Diving with greatness

Words and photographs by Jillian Morris-Brake

“I take a full breath before slipping beneath the surface, sinking slowly to the white sand six metres below. As I rest on the bottom, an unmistakable silhouette appears from the blue elegantly moving towards me.”

In this online feature, Jillian Morris-Brake, a marine biologist, shark conservationist, photographer, author and the founder of Sharks4Kids, talks about her experience diving with the magnificent great hammerhead shark in The Bahamas.

Her pectoral fins create a sand trail as they drag across the bottom. My finger is poised on the shutter as she glides effortlessly past me, her massive dorsal fin slicing through the water. Within the silence of the deep my camera gives off a reassuring click as I capture this intimate moment. She circles again before disappearing into the distance. My body begins to remind me of the lack of gills or gear to hang out underwater for too long, so I return to the surface.

The shark I have just shared a moment with is a great hammerhead called ‘Queen’. Queen earned her fame by holding court among the large tiger sharks at Tiger Beach, another iconic shark diving spot in The Bahamas. She can be identified by her ventral markings, her size which is estimated at 4.2 metres and her pectoral fins that are slightly turned up on the edges. I relax on the surface, surrounded by nurse sharks. I begin to breathe up, ready to dive down and dance with this beautiful shark once again.

For most divers, an encounter with a hammerhead of any species is not only special but also extremely rare. My first encounter with a great hammerhead was 14 years ago off Key West in Florida, USA. It was near the end of the dive and I was making my way back to the boat. The shark appeared out of the haze of the ocean and I immediately paused. She passed within a couple feet of me, slowing down for a moment. She circled back around and did another slow pass before disappearing. I was so excited to share my experience when I got back on the boat and even immortalised the memory by getting the shark tattooed on my wrist a few days later.

The Bahamas has long been renowned for healthy and diverse shark populations, even being touted as the “shark diving capital of the world” by many. Divers, scientists and film crews travel from across the globe to experience first-hand some of the most spectacular and unique encounters with marine life. This island nation banned longline fishing in 1993 and established their shark sanctuary in 2011, ensuring a region where these animals can thrive.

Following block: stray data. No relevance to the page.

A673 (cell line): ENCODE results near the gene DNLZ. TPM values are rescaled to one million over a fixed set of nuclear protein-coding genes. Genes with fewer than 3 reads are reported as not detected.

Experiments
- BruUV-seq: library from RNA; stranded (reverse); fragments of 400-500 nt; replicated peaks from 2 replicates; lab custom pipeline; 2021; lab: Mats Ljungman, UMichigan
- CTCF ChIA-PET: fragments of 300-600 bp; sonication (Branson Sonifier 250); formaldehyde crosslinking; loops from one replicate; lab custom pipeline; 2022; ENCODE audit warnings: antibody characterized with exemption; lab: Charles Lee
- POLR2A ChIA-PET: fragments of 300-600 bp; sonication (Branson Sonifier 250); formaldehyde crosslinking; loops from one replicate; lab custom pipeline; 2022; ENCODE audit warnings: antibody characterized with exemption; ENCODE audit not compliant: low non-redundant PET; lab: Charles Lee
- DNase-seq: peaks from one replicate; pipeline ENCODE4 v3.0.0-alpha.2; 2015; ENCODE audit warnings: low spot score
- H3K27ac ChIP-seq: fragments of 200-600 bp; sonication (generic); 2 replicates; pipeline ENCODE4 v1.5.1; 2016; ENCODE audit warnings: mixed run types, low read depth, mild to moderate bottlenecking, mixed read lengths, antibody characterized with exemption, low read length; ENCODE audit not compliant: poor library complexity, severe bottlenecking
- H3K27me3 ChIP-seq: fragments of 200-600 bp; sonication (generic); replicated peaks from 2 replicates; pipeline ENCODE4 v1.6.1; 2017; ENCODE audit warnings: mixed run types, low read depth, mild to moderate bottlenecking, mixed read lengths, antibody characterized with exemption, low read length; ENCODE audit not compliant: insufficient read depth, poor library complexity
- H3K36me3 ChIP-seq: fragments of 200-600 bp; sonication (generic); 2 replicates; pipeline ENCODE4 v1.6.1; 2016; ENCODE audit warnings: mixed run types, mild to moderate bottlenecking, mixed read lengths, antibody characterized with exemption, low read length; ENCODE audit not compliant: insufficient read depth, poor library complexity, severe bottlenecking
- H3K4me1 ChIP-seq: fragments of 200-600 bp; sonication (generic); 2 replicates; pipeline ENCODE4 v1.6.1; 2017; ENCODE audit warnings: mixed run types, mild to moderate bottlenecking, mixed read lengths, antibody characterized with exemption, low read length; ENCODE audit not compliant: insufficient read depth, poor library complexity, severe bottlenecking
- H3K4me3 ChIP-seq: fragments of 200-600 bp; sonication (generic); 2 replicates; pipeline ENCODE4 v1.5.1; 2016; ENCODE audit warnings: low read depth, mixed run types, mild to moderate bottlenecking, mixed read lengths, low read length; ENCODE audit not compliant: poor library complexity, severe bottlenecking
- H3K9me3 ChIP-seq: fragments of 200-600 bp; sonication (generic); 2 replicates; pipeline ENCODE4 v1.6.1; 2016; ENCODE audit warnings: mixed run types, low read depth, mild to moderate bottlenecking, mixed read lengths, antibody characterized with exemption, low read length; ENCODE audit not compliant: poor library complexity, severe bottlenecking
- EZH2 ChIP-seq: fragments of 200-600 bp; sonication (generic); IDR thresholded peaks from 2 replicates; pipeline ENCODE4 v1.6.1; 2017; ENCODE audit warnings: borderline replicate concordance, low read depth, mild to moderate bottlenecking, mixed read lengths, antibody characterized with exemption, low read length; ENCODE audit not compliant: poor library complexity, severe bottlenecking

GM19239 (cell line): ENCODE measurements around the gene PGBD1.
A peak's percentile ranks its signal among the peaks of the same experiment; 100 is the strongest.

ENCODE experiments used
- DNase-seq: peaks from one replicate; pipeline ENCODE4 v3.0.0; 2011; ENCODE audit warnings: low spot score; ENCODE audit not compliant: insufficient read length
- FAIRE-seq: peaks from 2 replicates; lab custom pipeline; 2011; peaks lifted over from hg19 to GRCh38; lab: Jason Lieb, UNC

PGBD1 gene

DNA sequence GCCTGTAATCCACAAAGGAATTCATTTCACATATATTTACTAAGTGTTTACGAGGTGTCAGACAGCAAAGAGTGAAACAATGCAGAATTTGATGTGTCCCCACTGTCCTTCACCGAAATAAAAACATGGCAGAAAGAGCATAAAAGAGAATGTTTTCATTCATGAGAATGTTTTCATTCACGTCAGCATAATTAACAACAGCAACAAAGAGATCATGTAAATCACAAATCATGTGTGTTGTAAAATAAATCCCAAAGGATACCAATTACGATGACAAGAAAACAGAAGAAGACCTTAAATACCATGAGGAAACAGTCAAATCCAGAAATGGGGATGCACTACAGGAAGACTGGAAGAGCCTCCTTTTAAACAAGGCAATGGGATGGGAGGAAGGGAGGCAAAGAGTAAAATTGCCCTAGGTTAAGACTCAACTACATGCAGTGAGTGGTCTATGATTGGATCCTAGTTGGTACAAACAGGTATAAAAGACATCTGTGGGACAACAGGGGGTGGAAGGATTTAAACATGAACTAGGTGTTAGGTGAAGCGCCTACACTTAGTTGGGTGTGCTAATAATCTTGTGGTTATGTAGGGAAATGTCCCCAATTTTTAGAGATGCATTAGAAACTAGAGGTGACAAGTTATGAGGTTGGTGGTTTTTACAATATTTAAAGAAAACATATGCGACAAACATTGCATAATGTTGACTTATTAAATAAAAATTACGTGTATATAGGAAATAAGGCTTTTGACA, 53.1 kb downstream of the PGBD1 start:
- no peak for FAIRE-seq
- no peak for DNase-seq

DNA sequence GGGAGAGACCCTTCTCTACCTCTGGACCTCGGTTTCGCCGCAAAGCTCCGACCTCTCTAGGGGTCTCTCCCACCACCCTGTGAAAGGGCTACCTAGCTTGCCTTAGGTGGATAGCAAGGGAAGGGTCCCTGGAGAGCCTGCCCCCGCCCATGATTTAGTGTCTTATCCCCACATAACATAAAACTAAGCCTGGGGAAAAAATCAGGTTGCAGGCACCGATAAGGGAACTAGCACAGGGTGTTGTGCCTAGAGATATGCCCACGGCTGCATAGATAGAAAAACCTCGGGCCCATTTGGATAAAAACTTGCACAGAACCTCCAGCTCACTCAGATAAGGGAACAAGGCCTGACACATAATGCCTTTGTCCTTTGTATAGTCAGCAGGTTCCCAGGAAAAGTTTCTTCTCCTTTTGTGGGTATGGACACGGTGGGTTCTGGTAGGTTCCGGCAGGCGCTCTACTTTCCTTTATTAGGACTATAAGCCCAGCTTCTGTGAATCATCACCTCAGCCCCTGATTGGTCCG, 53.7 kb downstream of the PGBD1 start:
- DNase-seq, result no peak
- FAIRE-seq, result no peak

Located just 50 miles off the coast of Florida, the western most islands of Bimini are known as The Gateway to The Bahamas. Their proximity to the Gulf Stream means warm, nutrient-rich waters nourish an abundance of marine life around this small archipelago. Along with seagrass meadows and coral reefs, Bimini has one of the most ecologically important mangrove nurseries in The Bahamas. These diverse and important habitats support hundreds of residential and migratory species.

(C) Sophie Hart

The tiny islands of Bimini first gained notoriety in the shark world when Samuel ‘Doc’ Gruber established the Bimini Biological Field Station, also called Sharklab, in 1990. Since its inception, the lab has been at the forefront of shark research, producing unique and significant findings. The scientists and the sharks here have been featured on countless documentaries and television shows.

Calling this beautiful place home means I get to spend a lot of time with sharks. The winter months are “the most wonderful time of the year”; not because the festive season awaits but because the number of sharks tends to increase with dropping water temperatures. It also means my encounter with Queen, although amazing, is not fleeting. For so many reasons, the great hammerhead dive in Bimini is remarkable.

The dive is shallow at six to 12 metres, depending on conditions. The water is crystal clear and there are multiple sharks to see. Although widely distributed in tropical and warm temperate waters, the great hammerhead is generally solitary. They are not seen schooling like scalloped hammerheads, so encountering even two or three at a time is unheard of. While you are pretty much guaranteed to see at least one, you might get eight to ten individuals on a single dive.